How Much Does a Divorce Cost?

Plenty of people think about divorce. In one study, one in four spouses thought about divorce in the prior six months. If you're considering a split, you're not alone. But you must also think about how much a divorce costs and how to keep those costs down. 

The median cost of an American divorce is $7,000. But your final fee could go up or down based on plenty of variables, including some you can control. 

In general, the best way to keep your costs down is to stay out of the courtroom. The more you can collaborate with your partner, the less you'll spend on the divorce. If you can't stay out of court, hiring only a few experts and handling details yourself can also help you reduce your overall cost. 

💡 Quick Tip: 95% of divorce cases settle out of court meaning you may not need an attorney at all saving you thousands. Speak with our info call team to find out how: Schedule Now

What factors impact the cost of a divorce?

How much will you pay to split with your partner? Will the final bill be the same as one you paid for a car or one you paid for a bicycle? While every divorce is different, fees tend to fluctuate due to a few shared factors. 

Type of divorce

While every divorce results in a split, plenty of paths lead to that destination. You could choose from the following options:

  • DIY divorce: The cheapest way to split with your partner is to engage in a DIY divorce, in which you settle all of your issues together, file the paperwork, and move on without the help of lawyers or other outsiders. 
  • Collaborative divorce: You both hire lawyers, and you work through the divorce without entering the courtroom. This option can save a lot of money, too. 
  • Standard divorce: You enter a courtroom with lawyers and handle the estate with their help. This is the most expensive way to split.

Know that these categories aren't exclusive. Some couples pull tactics from one and use them in another. 

Complexity of the case

Couples with few assets and debts have little to argue over. But if you share many properties, lots of obligations, and several children, you have multiple problems to sort through. Cases like this tend to cost more than their simpler cousins.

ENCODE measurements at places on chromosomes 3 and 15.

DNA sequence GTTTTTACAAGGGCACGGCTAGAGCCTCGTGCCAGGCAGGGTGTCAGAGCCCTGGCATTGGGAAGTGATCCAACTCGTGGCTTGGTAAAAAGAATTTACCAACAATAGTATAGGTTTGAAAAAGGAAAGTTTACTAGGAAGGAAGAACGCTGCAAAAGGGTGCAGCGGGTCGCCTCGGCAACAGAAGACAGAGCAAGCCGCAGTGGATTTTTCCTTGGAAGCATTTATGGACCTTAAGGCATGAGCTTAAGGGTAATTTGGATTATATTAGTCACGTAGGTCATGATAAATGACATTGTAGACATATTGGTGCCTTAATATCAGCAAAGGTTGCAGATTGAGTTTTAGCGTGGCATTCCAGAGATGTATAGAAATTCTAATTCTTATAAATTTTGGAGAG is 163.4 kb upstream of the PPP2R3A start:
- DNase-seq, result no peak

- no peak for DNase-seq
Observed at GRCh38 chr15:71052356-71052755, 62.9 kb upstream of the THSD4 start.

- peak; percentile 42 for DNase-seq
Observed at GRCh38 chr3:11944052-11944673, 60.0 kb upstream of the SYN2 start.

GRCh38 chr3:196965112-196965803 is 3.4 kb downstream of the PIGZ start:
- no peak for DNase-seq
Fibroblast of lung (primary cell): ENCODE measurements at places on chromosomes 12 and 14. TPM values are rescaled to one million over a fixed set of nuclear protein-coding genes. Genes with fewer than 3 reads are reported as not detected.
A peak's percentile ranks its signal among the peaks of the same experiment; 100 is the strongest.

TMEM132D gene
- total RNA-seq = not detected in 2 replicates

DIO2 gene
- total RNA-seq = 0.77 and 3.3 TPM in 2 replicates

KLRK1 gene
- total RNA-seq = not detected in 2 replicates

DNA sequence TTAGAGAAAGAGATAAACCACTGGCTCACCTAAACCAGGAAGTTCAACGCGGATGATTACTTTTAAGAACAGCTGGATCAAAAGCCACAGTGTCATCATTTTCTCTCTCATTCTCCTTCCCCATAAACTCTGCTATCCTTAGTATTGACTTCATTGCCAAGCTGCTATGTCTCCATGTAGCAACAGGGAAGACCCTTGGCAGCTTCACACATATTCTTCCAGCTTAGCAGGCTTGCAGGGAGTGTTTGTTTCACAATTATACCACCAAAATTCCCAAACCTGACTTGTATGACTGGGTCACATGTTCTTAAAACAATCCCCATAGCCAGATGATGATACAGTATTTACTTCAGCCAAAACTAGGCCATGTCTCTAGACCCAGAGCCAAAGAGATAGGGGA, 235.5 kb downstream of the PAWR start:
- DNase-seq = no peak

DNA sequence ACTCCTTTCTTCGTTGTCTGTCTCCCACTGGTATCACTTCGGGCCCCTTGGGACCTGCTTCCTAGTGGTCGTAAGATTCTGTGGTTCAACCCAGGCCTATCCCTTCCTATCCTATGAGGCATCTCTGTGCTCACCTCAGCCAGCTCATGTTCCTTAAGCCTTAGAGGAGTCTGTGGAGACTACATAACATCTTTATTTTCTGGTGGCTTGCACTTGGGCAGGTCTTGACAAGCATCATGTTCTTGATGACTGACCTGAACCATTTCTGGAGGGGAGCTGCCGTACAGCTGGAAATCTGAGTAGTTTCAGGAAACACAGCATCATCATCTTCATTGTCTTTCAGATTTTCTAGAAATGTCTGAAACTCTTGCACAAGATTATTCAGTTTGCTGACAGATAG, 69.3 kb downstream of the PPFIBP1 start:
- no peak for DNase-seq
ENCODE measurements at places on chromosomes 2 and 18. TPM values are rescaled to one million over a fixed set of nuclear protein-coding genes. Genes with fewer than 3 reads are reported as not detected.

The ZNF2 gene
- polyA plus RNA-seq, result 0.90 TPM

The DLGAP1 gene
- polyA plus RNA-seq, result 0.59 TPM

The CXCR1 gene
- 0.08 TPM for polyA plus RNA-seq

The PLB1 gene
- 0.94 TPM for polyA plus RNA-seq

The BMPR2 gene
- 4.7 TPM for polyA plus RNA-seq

Couple's relationship 

Stereotypical divorcing couples argue over everything. Reality is more complicated. For example, up to 15% of couples reconcile after they separate. 

Couples that can communicate, collaborate, and connect tend to spend less money on a divorce than couples who argue over every single thing. You don't have to harbor plans to get back together to work together. You just must be committed to the process and your future. If you can cooperate, it makes for a smoother resolution. 

Your state

Filing fees, lawyer rates, and more can vary from one location to another. If you live in an expensive and populous state, you’re likely to pay more than those in other locations. 

💡 Quick Tip: A software-led process combined with divorce specialists can help make things more affordable, less stressful and more efficient. Speak with our info call team to learn more: Schedule Now


Typical divorce vs. DIY: What’s the cost?

Significant cost differences separate a typical, courtroom-based divorce from the DIY version. If you're hoping to save money, the easiest way to do that is to opt for DIY. 

Experts say a typical court divorce can come with a price tag in the high five digits. A DIY divorce, on the other hand, could cost just $200. Our plans start at $400 and involve a combination of DIY guided form-filling software and personal support from a dedicated team member for your case.

Why does a court divorce cost so much? Far more people, processes, and steps are involved.

Associated Costs

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Filing fees





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Expert witnesses

Often needed

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Time away from work


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Filing fees are the only expenses that these two divorce types share. If you move forward with a typical divorce, you have so much more to pay for. 

How much does a divorce lawyer cost?

If you opt for a typical divorce, both parties must hire lawyers. That one decision could add up to big fees. 

On average, attorneys charge $391 per hour and up. Your case could take hours to prepare for, and your attorney must spend time in court too. 

Your lawyer could charge more due to the following:

  • Experience
  • The complexity of your case